The next step is for the prospective immigrant, known as the “beneficiary,” to submit a Form I-485, the application for adjustment of status. Generally, an applicant must wait to file Form I-485 until a visa connected with the petition is available; one of the most challenging things to figure out about this process is when a visa is available and when the applicant may submit Form I-485. In some categories, a visa will always be “immediately available” and the prospective immigrant will be able to file the two at the same time, a process known as “concurrent filing.” For others, the prospective immigrant must consult the Department of State’s Monthly Visa Bulletin to file an I-485. Applicants should keep in mind that, for some categories, the waiting time to file for adjustment of status may be lengthy. 

Applying from outside the United States

Applying for permanent residency from another country is known as “consular processing.” Consular processing also begins with the filing of a visa petition, either by someone else or by the prospective immigrant where permitted. Concurrent filing is not allowed for consular processing. Instead, the immigrant must await a decision on the petition, then apply through the consular office in his or her home country. Similar waits for a visa to be available can be expected with consular processing and adjustment of status. After this process, which usually includes an interview, is completed, the immigrant receives a “Visa Packet” to keep and present to Customs and Border Protection officials on entering the United States.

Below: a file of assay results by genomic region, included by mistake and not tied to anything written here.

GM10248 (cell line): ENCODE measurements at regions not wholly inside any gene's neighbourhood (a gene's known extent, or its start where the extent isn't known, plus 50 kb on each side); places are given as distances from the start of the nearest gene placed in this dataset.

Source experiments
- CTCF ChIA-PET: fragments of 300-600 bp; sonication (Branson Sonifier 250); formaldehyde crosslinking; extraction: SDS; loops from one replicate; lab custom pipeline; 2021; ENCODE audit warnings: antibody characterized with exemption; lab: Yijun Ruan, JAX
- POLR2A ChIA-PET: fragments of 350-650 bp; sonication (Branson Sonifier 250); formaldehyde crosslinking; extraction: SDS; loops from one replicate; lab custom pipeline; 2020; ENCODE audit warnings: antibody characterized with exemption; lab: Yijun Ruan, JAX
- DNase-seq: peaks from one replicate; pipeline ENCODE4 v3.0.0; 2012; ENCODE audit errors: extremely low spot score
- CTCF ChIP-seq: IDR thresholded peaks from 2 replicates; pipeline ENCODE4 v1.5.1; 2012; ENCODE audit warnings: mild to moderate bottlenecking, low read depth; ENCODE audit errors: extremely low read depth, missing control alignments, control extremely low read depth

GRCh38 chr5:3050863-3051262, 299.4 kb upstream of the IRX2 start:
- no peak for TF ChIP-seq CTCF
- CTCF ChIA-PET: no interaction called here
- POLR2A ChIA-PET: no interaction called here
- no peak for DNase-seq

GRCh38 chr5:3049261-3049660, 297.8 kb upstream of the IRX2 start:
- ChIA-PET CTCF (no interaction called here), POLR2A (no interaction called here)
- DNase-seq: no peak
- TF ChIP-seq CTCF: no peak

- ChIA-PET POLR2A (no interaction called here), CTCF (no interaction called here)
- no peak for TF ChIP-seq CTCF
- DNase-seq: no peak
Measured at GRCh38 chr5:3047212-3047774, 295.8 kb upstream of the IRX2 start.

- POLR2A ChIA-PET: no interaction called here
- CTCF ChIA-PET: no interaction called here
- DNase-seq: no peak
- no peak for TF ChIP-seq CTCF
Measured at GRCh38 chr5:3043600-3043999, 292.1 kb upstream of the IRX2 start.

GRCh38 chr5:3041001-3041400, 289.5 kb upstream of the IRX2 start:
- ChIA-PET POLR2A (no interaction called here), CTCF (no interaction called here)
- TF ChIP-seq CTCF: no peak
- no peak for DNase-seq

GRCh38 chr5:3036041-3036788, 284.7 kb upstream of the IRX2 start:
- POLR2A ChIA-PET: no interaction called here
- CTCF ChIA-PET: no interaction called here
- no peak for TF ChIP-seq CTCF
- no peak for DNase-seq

Conditions and Cautions

Once the steps in either of these cases are completed, the immigrant is generally ready to receive a green card from USCIS. In some cases, such as those seeking a green card through investment, there are “conditions” that attach to the immigrant’s green card application that are removed after the immigrant has met certain requirements for a specified period of time. It is necessary to remove conditions in the case of those who obtained green cards through marriage, and those who obtained a green card through investment.

In all of the applications discussed, there are distinct requirements for which supplements to fill out, what information or evidence to include, how much the filing fee is, and where the application should be sent. Where possible, the guides below will specify the answers to these questions, but at times it may be necessary to consult the USCIS website. Applicants should try to gather identity documents, such as passports, and where necessary those demonstrating work history or school attendance, before beginning the process. The forms can be detailed and extensive, and applicants should follow instructions as closely as possible: USCIS often warns that it will discard applications that fail to meet technical specifications.

Check Status

View the status of a green card application at www.egov.uscis.gov/casestatus/